Today, I received a letter from the editor in chief of the paper. She basically said she thought my article was too blunt about sex without "adding anything to the space." I'll run it as a separate post so you can judge for yourselves. I don't think this article was especially explicit, and it was much in the same vein as the ones I've written for a year with overwhelmingly positive response.

She explained that on Wednesday night, which is the night the paper has to be finished, the features editors had showed her my article and the one that they ran instead. She said she regretted "that we didn't have the time prior to publication to give you feedback and discuss your piece so that we could have run it. I would love for you to finish off a strong run by writing in our final three issues for this semester, but I think that also requires an equal commitment from you to make sure your articles are in early so that this situation doesn't present itself again."

She clearly thinks it's my fault that she only saw the articles on Wednesday, which means my editors are passing the blame onto me. This week, I got the damn article in on time.

So now I don't know what the hell to do. I'm feeling incredibly discouraged by this. Sure, I can try and write a new article super early for next week (in addition to writing a rough draft of my honors thesis by Monday) and hope that makes it better. Even if I do get it in early, I just don't have faith that my editors would give enough shits to do what needs to be done to publish it, especially if that means feedback. They've never given me feedback. Ever.

It also just really, really, really sucks to see the column I've worked so hard on, the column I started writing to try and counter the sex negativity it and the rest of the paper were filled with, revert back to the bullshit that's everywhere else in this freakin' society.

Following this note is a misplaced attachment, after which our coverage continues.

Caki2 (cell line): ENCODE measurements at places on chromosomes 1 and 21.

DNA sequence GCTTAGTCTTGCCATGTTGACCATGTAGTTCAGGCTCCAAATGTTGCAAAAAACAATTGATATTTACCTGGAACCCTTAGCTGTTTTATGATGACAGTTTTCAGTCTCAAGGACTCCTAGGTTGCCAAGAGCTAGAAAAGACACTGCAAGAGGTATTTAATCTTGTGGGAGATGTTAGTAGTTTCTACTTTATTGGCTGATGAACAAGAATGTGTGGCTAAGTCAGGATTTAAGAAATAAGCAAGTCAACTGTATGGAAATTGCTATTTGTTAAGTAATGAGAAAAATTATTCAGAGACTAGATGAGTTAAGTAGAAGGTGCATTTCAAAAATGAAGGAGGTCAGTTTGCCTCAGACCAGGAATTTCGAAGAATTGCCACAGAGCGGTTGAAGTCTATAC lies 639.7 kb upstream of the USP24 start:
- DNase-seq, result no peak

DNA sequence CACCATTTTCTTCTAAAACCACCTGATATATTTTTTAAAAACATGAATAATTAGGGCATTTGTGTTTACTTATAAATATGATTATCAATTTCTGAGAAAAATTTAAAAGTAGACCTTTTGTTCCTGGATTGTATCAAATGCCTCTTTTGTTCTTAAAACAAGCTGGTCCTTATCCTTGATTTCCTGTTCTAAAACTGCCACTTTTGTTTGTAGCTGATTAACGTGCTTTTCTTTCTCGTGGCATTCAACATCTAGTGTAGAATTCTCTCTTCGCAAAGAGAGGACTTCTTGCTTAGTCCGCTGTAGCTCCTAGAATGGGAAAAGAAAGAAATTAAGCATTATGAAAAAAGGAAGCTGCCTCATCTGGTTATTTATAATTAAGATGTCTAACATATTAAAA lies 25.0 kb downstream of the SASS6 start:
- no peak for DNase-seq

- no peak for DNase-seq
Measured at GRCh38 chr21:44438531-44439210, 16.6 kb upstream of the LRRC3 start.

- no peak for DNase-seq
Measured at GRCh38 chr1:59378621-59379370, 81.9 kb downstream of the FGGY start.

It hurts. it makes me feel like all the work I've done is being erased. I've had people, strangers, come up to me and thank me for writing what I do because it made them feel better about who they are and what they wanted to try sexually. I've gotten emails from random adults from clear across the country asking for sex advice because they didn't know where else to go.

I feel like they're taking that away from me, and almost spitting on the work that I've done. They don't value it, and they don't realize how much everyone else around here seems to value it.

I sound like such a diva, but I really think this is important. There is so much shitty sex writing everywhere. If you're an editor, why not seize the opportunity to do better? Why perpetuate negative stereotypes that actively hurt people, that make them feel guilty or unsexy or bad about themselves? Fuck that. Fuck that so much.

I also know that I've let a lot of my public identity get wrapped up in this column. Really, everybody on my campus reads it. I meet people and they recognize my name. These days, I meet people and they ask me why I'm not writing the column anymore. (And complain about the new writers.) I like being "the girl who writes that sex column," it makes me feel happy. I'm proud of what I've done.

I feel like that's being ripped away and it's part of my identity. Which is why I'm so (possibly unreasonably) angry about all of this. I'd been trying not to take it seriously, to just take the attitude of "I'm leaving and have no control over what happens when I'm gone anyway and this is just the way of the world so I should let it go" but the letter from the editor in chief today just sent me over the edge into full blown fury.